The days have ended when Colombia’s president had the power to nominate candidates to take the country’s most powerful oversight role of Inspector General, if the country’s Congress gets its way.
Colombia’s Inspector General has originally been elected by the Senate from a shortlist of three candidates composed by the president of the Republic.
According to local media, the senate has agreed to discard the current method of electing the Inspector General in a debate on a reform of Colombia’s political system that pretends to restore the balance of powers between the government, the courts and Congress.
Colombia’s president will no longer be able to select three candidates and present them to congress for them to choose of the trio. The Inspector General has the option of being reelected after a four year term.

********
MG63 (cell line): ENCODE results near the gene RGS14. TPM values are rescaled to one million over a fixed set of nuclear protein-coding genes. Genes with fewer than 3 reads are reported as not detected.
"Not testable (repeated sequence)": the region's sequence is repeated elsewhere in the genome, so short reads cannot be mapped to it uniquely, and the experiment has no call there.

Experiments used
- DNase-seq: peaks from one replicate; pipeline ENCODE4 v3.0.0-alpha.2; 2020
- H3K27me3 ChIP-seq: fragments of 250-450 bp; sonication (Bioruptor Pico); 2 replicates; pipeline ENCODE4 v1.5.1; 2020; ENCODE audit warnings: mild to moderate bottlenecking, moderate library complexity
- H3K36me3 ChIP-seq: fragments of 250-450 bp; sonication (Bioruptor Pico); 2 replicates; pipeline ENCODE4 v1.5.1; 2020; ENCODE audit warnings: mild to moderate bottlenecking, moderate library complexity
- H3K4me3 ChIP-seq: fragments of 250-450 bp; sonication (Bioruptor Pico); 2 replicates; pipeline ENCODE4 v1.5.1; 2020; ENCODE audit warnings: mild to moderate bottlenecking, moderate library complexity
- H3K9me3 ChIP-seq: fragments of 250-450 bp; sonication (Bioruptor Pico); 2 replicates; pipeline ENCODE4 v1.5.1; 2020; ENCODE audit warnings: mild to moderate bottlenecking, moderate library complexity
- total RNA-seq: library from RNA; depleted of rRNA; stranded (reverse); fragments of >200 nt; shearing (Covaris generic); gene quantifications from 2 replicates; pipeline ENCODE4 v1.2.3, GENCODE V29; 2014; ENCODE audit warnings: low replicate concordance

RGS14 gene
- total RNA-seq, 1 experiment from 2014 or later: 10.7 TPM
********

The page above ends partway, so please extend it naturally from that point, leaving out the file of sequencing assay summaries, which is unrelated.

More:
Instead, the senate will evaluate a pool of candidates based on merit and elect the country’s most powerful watchdog from the list presented.
Senator Armando Benedetti said “the election of the Inspector General will not be accepted from a trio chosen by the President,” according to El Espectador newspaper.
The senate is currently debating a series of reforms to reorganize the balance of power between branches of government.
The current Inspector General has been a controversial figure, remnant from the Alvaro Uribe presidency (2002-2010).
PROFILE: Alejandro Ordoñez
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